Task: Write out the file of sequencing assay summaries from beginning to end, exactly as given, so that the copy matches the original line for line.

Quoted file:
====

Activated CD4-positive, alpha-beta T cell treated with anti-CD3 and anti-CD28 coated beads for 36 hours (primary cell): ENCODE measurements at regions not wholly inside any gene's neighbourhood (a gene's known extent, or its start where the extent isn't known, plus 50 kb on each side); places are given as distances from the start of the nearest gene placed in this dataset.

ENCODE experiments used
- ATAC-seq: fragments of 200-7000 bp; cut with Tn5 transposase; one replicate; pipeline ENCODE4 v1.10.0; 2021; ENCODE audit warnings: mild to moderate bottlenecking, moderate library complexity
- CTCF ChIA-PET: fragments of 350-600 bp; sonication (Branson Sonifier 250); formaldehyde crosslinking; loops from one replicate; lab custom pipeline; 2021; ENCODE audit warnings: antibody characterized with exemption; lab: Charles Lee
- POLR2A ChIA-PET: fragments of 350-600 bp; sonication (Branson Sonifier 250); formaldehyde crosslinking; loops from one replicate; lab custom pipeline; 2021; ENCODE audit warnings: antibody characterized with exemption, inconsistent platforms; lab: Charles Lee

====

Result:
Activated CD4-positive, alpha-beta T cell treated with anti-CD3 and anti-CD28 coated beads for 36 hours (primary cell): ENCODE measurements at regions not wholly inside any gene's neighbourhood (a gene's known extent, or its start where the extent isn't known, plus 50 kb on each side); places are given as distances from the start of the nearest gene placed in this dataset.

ENCODE experiments used
- ATAC-seq: fragments of 200-7000 bp; cut with Tn5 transposase; one replicate; pipeline ENCODE4 v1.10.0; 2021; ENCODE audit warnings: mild to moderate bottlenecking, moderate library complexity
- CTCF ChIA-PET: fragments of 350-600 bp; sonication (Branson Sonifier 250); formaldehyde crosslinking; loops from one replicate; lab custom pipeline; 2021; ENCODE audit warnings: antibody characterized with exemption; lab: Charles Lee
- POLR2A ChIA-PET: fragments of 350-600 bp; sonication (Branson Sonifier 250); formaldehyde crosslinking; loops from one replicate; lab custom pipeline; 2021; ENCODE audit warnings: antibody characterized with exemption, inconsistent platforms; lab: Charles Lee